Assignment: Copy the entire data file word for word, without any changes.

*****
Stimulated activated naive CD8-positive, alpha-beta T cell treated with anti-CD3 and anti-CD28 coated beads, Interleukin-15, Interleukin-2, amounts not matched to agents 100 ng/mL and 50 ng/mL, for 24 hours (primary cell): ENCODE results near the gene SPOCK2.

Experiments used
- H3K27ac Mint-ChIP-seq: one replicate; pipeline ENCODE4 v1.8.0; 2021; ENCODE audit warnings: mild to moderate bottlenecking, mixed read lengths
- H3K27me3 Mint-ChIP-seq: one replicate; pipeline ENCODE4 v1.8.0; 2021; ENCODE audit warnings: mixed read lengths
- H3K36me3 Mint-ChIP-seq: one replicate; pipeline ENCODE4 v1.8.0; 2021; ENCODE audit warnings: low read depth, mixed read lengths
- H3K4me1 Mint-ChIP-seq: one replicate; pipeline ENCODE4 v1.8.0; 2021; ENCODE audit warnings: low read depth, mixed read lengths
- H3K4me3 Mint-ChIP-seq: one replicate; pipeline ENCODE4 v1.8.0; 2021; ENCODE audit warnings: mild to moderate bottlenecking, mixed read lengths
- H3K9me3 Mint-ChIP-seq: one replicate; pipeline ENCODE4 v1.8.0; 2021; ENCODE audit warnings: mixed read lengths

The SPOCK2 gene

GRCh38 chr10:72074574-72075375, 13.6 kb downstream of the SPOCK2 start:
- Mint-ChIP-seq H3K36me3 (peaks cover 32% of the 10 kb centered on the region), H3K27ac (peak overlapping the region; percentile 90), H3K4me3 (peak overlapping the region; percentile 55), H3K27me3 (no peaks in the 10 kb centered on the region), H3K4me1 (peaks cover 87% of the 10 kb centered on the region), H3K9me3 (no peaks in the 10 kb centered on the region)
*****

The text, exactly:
Stimulated activated naive CD8-positive, alpha-beta T cell treated with anti-CD3 and anti-CD28 coated beads, Interleukin-15, Interleukin-2, amounts not matched to agents 100 ng/mL and 50 ng/mL, for 24 hours (primary cell): ENCODE results near the gene SPOCK2.

Experiments used
- H3K27ac Mint-ChIP-seq: one replicate; pipeline ENCODE4 v1.8.0; 2021; ENCODE audit warnings: mild to moderate bottlenecking, mixed read lengths
- H3K27me3 Mint-ChIP-seq: one replicate; pipeline ENCODE4 v1.8.0; 2021; ENCODE audit warnings: mixed read lengths
- H3K36me3 Mint-ChIP-seq: one replicate; pipeline ENCODE4 v1.8.0; 2021; ENCODE audit warnings: low read depth, mixed read lengths
- H3K4me1 Mint-ChIP-seq: one replicate; pipeline ENCODE4 v1.8.0; 2021; ENCODE audit warnings: low read depth, mixed read lengths
- H3K4me3 Mint-ChIP-seq: one replicate; pipeline ENCODE4 v1.8.0; 2021; ENCODE audit warnings: mild to moderate bottlenecking, mixed read lengths
- H3K9me3 Mint-ChIP-seq: one replicate; pipeline ENCODE4 v1.8.0; 2021; ENCODE audit warnings: mixed read lengths

The SPOCK2 gene

GRCh38 chr10:72074574-72075375, 13.6 kb downstream of the SPOCK2 start:
- Mint-ChIP-seq H3K36me3 (peaks cover 32% of the 10 kb centered on the region), H3K27ac (peak overlapping the region; percentile 90), H3K4me3 (peak overlapping the region; percentile 55), H3K27me3 (no peaks in the 10 kb centered on the region), H3K4me1 (peaks cover 87% of the 10 kb centered on the region), H3K9me3 (no peaks in the 10 kb centered on the region)